Jeff Malpas on the entanglement of aletheia and physis.
In his later thinking, Heidegger will explore the concept of nature through the Greek "physis," exhibiting "physis" as standing in intimate relation to "aletheia" — nature, in this primordial sense, itself appears as a mode of the concealing/revealing of being. Thus Heidegger says in Basic Questions of Philosophy (from 1937—1938) that “The fundamental character of φύσις [physis] is ἀλήθεια [aletheia], and φύσις, if it is to be understood in the Greek sense and not misinterpreted by later modes of thought, must be determined on the basis of ἀλήθεια."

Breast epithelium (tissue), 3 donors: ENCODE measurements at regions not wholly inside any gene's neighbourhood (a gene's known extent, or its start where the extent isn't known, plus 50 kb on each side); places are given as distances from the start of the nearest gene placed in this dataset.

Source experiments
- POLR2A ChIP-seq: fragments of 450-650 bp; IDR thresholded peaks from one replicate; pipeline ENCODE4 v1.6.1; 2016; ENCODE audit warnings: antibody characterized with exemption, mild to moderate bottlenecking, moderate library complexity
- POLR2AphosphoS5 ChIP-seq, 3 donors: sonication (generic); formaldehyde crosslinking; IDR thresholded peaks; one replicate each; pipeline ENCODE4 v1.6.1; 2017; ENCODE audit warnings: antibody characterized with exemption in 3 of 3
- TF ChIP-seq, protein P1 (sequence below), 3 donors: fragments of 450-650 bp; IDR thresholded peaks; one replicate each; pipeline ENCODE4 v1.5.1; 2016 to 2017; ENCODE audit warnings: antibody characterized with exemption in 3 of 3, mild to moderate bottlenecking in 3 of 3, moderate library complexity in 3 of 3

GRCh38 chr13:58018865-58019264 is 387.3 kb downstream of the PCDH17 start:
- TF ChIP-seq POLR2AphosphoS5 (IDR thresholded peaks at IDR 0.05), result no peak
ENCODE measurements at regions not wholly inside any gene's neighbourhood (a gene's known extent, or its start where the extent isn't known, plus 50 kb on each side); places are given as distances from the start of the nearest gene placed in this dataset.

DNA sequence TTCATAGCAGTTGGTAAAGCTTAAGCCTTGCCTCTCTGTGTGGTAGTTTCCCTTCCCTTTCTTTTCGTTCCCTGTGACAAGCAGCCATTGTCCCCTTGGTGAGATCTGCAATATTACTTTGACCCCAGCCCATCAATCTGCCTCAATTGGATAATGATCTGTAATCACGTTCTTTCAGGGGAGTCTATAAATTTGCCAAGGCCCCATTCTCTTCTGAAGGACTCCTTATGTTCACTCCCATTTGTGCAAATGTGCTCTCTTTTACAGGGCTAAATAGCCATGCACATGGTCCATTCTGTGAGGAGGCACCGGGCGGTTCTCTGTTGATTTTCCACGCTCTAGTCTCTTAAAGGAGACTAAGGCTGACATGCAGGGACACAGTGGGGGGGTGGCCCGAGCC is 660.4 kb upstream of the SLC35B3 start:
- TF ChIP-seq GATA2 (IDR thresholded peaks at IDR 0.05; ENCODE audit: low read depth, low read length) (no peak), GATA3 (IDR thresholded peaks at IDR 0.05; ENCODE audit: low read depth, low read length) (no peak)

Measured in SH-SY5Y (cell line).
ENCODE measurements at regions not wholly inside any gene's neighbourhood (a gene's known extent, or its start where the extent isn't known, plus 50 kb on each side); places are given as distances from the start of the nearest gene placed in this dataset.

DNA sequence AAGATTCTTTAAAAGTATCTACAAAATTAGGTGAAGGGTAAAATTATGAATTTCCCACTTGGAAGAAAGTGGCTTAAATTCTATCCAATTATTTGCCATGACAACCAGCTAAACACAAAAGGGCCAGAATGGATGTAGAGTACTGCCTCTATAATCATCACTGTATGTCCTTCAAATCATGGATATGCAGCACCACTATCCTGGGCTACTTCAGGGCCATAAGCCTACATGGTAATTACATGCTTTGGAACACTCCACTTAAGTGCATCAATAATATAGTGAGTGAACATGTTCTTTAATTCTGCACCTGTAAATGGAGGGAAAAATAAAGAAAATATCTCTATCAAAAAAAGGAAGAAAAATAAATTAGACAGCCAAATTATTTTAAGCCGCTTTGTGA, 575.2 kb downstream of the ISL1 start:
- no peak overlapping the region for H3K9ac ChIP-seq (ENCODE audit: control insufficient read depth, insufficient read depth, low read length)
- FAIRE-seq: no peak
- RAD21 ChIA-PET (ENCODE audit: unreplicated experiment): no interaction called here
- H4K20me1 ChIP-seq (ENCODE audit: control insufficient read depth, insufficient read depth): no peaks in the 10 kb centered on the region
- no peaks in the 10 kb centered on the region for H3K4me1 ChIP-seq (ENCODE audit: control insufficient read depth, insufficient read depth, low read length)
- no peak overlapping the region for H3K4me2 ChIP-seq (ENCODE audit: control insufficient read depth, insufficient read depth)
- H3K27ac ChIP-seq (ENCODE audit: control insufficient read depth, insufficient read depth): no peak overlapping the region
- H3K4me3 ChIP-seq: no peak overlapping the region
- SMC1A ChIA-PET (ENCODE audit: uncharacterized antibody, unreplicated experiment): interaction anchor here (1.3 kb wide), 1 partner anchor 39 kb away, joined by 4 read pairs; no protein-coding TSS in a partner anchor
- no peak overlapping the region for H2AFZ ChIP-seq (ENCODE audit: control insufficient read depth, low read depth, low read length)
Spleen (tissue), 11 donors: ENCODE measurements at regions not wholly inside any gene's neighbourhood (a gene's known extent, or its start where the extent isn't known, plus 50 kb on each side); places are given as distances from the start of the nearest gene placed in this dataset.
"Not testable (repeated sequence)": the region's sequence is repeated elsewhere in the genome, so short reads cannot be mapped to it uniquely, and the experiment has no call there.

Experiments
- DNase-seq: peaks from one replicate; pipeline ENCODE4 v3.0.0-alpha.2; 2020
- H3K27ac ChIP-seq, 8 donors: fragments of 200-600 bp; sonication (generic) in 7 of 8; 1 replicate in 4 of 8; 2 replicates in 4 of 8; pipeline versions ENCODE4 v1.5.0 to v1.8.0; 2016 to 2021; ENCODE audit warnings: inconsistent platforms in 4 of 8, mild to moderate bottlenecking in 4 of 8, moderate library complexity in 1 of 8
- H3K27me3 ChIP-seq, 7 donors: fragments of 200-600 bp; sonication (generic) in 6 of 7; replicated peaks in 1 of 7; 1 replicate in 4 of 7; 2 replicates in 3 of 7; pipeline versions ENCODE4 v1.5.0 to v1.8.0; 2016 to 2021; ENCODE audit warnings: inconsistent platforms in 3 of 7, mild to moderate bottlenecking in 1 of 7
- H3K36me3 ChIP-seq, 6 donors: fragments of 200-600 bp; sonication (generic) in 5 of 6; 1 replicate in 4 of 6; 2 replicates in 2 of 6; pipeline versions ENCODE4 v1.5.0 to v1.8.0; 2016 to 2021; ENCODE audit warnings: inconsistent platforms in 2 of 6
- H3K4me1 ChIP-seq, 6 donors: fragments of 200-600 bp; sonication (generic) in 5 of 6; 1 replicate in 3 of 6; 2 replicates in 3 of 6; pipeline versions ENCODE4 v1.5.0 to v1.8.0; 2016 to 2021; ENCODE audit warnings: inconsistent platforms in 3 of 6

The way in which the various issues that come to light here connect to the question of world, transcendence, and the conceallng-unconcealing of truth is somewhat tangled, and, in the period of the late 1920s, and even into the early 1930s, is not yet clearly worked out in Heldegger’s thinking. Yet it should already be appurent that what emerges is a set of issues centered around the attempt, not only to think the happening of disclosedness, and so of world, in a way that would rule out any grounding of that happening in the human, but also to understand it in a way that encompasses the "mystery" of that happening, and so does not treat it merely as the happening of disclosedness, but also of that which is not disclosed, that which remains concealed or else appears as concealment.